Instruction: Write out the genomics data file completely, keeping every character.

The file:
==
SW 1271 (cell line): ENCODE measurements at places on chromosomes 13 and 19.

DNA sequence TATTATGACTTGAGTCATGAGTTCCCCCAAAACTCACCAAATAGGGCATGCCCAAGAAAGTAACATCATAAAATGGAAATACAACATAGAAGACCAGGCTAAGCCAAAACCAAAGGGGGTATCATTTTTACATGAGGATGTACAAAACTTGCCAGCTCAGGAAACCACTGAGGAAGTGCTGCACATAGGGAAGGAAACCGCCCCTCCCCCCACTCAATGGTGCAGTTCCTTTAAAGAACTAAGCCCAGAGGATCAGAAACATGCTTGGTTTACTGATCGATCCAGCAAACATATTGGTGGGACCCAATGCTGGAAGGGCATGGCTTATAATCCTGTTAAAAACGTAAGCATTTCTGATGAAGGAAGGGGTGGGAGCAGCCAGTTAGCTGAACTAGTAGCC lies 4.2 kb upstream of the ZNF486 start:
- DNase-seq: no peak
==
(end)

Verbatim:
SW 1271 (cell line): ENCODE measurements at places on chromosomes 13 and 19.

DNA sequence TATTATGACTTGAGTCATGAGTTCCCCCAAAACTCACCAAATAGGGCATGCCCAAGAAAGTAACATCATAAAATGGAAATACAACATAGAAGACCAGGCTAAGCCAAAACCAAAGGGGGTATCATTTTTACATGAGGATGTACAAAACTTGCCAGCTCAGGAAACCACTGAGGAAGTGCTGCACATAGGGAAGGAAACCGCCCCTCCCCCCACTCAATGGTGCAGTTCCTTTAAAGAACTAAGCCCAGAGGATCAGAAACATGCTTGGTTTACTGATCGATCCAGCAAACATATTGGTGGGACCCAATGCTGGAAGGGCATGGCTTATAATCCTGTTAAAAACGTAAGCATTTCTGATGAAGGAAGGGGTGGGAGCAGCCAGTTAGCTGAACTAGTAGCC lies 4.2 kb upstream of the ZNF486 start:
- DNase-seq: no peak